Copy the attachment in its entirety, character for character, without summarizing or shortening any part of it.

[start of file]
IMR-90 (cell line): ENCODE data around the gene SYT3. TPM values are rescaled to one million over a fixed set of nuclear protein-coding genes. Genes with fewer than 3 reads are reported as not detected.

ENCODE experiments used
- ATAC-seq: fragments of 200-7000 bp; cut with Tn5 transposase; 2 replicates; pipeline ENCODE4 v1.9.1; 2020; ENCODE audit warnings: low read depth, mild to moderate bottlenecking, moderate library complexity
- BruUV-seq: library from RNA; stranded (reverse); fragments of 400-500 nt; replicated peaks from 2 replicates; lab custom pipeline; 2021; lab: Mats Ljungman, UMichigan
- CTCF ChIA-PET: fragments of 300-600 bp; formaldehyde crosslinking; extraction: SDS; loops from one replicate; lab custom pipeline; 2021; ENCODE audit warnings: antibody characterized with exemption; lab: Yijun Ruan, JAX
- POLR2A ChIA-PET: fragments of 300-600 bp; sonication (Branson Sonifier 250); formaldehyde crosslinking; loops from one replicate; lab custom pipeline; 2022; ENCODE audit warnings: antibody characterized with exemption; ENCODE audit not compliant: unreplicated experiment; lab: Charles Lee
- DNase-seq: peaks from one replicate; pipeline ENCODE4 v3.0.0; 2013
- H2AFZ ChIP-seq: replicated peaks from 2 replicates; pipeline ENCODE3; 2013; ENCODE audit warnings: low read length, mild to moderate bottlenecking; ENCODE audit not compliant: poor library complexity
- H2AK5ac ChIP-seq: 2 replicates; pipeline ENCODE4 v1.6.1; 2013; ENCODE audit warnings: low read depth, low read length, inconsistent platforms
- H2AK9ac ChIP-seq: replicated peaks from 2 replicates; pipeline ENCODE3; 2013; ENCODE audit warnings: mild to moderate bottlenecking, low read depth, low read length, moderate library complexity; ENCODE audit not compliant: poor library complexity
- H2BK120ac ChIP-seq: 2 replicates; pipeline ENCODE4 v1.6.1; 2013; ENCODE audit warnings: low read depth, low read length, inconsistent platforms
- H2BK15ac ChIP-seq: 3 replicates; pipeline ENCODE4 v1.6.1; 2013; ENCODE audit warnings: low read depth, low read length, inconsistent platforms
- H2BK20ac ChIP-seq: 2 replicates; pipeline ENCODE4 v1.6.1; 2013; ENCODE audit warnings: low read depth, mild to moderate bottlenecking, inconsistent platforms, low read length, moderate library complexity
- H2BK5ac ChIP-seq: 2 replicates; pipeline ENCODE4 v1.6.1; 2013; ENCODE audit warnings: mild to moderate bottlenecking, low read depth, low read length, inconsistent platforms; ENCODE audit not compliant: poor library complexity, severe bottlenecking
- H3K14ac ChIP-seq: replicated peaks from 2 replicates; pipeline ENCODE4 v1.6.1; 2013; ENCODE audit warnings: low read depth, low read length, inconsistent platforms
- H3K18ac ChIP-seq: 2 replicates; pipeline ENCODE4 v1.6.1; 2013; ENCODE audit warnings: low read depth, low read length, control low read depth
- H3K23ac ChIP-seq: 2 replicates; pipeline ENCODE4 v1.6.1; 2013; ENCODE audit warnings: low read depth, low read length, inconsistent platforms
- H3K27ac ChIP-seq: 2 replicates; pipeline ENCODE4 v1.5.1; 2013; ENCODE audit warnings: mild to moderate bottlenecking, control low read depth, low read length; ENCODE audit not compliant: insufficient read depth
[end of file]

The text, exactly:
IMR-90 (cell line): ENCODE data around the gene SYT3. TPM values are rescaled to one million over a fixed set of nuclear protein-coding genes. Genes with fewer than 3 reads are reported as not detected.

ENCODE experiments used
- ATAC-seq: fragments of 200-7000 bp; cut with Tn5 transposase; 2 replicates; pipeline ENCODE4 v1.9.1; 2020; ENCODE audit warnings: low read depth, mild to moderate bottlenecking, moderate library complexity
- BruUV-seq: library from RNA; stranded (reverse); fragments of 400-500 nt; replicated peaks from 2 replicates; lab custom pipeline; 2021; lab: Mats Ljungman, UMichigan
- CTCF ChIA-PET: fragments of 300-600 bp; formaldehyde crosslinking; extraction: SDS; loops from one replicate; lab custom pipeline; 2021; ENCODE audit warnings: antibody characterized with exemption; lab: Yijun Ruan, JAX
- POLR2A ChIA-PET: fragments of 300-600 bp; sonication (Branson Sonifier 250); formaldehyde crosslinking; loops from one replicate; lab custom pipeline; 2022; ENCODE audit warnings: antibody characterized with exemption; ENCODE audit not compliant: unreplicated experiment; lab: Charles Lee
- DNase-seq: peaks from one replicate; pipeline ENCODE4 v3.0.0; 2013
- H2AFZ ChIP-seq: replicated peaks from 2 replicates; pipeline ENCODE3; 2013; ENCODE audit warnings: low read length, mild to moderate bottlenecking; ENCODE audit not compliant: poor library complexity
- H2AK5ac ChIP-seq: 2 replicates; pipeline ENCODE4 v1.6.1; 2013; ENCODE audit warnings: low read depth, low read length, inconsistent platforms
- H2AK9ac ChIP-seq: replicated peaks from 2 replicates; pipeline ENCODE3; 2013; ENCODE audit warnings: mild to moderate bottlenecking, low read depth, low read length, moderate library complexity; ENCODE audit not compliant: poor library complexity
- H2BK120ac ChIP-seq: 2 replicates; pipeline ENCODE4 v1.6.1; 2013; ENCODE audit warnings: low read depth, low read length, inconsistent platforms
- H2BK15ac ChIP-seq: 3 replicates; pipeline ENCODE4 v1.6.1; 2013; ENCODE audit warnings: low read depth, low read length, inconsistent platforms
- H2BK20ac ChIP-seq: 2 replicates; pipeline ENCODE4 v1.6.1; 2013; ENCODE audit warnings: low read depth, mild to moderate bottlenecking, inconsistent platforms, low read length, moderate library complexity
- H2BK5ac ChIP-seq: 2 replicates; pipeline ENCODE4 v1.6.1; 2013; ENCODE audit warnings: mild to moderate bottlenecking, low read depth, low read length, inconsistent platforms; ENCODE audit not compliant: poor library complexity, severe bottlenecking
- H3K14ac ChIP-seq: replicated peaks from 2 replicates; pipeline ENCODE4 v1.6.1; 2013; ENCODE audit warnings: low read depth, low read length, inconsistent platforms
- H3K18ac ChIP-seq: 2 replicates; pipeline ENCODE4 v1.6.1; 2013; ENCODE audit warnings: low read depth, low read length, control low read depth
- H3K23ac ChIP-seq: 2 replicates; pipeline ENCODE4 v1.6.1; 2013; ENCODE audit warnings: low read depth, low read length, inconsistent platforms
- H3K27ac ChIP-seq: 2 replicates; pipeline ENCODE4 v1.5.1; 2013; ENCODE audit warnings: mild to moderate bottlenecking, control low read depth, low read length; ENCODE audit not compliant: insufficient read depth